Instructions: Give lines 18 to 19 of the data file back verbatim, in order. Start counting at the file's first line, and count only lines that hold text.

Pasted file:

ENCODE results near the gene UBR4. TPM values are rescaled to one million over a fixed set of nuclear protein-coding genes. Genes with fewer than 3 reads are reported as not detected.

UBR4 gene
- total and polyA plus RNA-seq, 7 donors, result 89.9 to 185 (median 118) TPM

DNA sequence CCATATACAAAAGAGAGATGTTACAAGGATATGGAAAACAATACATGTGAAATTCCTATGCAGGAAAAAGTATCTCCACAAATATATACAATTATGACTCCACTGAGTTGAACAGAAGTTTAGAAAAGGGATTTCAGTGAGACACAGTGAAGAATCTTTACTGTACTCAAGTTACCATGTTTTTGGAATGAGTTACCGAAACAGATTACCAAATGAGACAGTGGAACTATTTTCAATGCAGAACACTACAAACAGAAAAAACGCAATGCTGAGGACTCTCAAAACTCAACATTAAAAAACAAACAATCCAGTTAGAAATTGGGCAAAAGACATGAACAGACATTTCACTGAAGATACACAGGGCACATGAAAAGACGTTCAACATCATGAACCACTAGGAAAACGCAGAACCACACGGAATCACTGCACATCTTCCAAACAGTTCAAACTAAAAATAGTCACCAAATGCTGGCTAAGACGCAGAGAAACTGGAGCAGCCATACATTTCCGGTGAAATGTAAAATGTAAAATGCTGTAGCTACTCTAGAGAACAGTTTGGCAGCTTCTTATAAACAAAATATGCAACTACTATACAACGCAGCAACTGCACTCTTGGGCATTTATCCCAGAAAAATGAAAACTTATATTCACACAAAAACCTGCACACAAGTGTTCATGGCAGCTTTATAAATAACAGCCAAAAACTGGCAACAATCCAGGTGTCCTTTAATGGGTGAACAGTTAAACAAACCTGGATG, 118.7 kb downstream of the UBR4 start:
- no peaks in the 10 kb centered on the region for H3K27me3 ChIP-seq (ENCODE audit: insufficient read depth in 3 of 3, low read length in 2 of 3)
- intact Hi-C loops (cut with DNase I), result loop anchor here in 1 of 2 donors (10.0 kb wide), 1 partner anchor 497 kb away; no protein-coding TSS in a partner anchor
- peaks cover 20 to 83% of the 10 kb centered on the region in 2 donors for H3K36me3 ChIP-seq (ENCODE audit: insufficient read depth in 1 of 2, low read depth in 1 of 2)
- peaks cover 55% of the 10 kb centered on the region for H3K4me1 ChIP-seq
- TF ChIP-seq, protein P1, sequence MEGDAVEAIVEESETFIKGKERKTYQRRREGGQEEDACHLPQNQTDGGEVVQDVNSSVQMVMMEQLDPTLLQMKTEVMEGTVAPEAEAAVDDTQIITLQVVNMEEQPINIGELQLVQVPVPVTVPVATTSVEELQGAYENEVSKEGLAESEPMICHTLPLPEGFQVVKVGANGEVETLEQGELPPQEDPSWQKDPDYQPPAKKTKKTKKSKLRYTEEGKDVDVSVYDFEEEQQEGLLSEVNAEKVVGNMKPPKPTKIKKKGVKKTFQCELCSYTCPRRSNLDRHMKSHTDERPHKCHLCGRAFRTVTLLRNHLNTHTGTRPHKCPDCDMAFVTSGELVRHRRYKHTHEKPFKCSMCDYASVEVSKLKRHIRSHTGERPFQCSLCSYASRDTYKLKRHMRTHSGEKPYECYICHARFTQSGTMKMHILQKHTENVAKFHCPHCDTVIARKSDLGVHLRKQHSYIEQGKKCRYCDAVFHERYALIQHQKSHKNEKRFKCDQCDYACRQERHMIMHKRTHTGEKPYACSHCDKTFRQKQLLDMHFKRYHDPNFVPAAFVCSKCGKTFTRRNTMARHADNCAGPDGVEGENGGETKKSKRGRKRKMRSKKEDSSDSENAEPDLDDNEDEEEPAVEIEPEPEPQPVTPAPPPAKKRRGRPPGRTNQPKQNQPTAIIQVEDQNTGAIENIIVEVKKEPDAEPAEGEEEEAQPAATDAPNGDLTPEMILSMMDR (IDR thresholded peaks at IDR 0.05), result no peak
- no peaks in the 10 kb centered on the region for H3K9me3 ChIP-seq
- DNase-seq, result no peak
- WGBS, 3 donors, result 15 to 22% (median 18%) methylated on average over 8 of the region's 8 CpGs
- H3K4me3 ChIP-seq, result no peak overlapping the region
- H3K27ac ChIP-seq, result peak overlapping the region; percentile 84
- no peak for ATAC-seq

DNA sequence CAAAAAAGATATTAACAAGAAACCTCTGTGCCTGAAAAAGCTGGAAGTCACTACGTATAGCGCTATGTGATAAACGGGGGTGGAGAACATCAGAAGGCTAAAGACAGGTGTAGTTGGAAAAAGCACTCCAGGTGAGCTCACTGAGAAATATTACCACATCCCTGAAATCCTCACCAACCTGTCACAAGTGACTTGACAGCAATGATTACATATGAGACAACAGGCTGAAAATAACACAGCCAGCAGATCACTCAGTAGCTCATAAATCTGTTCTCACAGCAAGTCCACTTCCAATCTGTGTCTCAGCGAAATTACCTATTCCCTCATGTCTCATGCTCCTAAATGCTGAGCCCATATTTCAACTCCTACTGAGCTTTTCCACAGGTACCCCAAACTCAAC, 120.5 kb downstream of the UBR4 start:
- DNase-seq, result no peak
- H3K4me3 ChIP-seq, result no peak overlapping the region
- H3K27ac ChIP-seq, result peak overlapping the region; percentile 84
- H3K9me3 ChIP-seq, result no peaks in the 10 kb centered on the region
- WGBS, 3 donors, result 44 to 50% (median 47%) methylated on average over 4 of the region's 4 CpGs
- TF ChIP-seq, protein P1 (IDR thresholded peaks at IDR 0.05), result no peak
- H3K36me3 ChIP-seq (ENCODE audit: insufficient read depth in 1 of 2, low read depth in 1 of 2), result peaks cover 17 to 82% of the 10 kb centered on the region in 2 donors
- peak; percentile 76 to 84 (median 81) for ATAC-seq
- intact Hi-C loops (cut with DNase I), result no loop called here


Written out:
- H3K4me3 ChIP-seq, result no peak overlapping the region
- H3K27ac ChIP-seq, result peak overlapping the region; percentile 84